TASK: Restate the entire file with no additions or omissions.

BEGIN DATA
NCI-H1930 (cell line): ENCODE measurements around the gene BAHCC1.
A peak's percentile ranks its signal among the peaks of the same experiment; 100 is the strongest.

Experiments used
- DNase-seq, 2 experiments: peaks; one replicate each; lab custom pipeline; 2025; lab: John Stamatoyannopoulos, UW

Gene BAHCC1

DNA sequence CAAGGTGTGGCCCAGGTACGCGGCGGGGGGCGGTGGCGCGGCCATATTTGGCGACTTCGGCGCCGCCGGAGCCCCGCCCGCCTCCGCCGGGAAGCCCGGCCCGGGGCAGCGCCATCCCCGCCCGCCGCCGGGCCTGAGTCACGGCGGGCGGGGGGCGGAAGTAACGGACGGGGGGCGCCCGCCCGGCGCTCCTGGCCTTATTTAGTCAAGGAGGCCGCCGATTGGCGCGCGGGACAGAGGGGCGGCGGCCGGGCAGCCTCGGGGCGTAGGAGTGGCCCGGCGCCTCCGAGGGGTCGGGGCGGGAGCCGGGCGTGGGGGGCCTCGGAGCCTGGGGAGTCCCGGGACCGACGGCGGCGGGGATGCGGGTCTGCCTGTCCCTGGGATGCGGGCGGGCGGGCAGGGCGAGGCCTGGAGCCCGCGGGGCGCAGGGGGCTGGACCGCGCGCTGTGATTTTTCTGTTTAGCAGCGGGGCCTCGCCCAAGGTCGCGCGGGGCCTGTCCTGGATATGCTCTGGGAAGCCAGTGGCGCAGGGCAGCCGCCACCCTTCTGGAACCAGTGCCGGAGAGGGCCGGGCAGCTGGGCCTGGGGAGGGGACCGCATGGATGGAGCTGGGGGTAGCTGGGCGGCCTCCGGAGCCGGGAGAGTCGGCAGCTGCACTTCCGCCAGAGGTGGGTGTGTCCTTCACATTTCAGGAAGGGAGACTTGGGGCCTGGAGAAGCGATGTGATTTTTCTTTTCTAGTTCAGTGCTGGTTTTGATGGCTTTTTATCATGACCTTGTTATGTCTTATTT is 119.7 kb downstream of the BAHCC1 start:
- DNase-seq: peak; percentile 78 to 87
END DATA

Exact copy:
NCI-H1930 (cell line): ENCODE measurements around the gene BAHCC1.
A peak's percentile ranks its signal among the peaks of the same experiment; 100 is the strongest.

Experiments used
- DNase-seq, 2 experiments: peaks; one replicate each; lab custom pipeline; 2025; lab: John Stamatoyannopoulos, UW

Gene BAHCC1

DNA sequence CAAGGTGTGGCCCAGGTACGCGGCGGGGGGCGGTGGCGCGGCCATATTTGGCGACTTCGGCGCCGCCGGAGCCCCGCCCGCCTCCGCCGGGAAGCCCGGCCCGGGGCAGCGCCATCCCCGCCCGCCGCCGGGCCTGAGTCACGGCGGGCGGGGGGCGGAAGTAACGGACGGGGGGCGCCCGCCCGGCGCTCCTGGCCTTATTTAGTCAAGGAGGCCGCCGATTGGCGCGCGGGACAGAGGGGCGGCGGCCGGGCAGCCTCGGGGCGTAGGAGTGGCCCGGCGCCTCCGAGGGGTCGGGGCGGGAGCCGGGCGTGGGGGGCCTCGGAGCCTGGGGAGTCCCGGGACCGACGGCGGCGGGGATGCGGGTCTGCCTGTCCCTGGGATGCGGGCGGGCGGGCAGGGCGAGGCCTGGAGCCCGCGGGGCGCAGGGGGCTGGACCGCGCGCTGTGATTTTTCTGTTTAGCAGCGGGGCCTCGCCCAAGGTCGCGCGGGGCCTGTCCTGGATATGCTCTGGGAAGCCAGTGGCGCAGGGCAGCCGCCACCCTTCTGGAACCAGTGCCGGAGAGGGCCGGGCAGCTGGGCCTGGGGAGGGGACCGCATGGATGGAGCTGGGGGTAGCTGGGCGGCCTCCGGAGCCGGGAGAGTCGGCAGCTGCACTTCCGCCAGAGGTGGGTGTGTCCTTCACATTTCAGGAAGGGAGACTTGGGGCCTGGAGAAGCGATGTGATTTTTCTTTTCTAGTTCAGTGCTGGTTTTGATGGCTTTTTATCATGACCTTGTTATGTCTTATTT is 119.7 kb downstream of the BAHCC1 start:
- DNase-seq: peak; percentile 78 to 87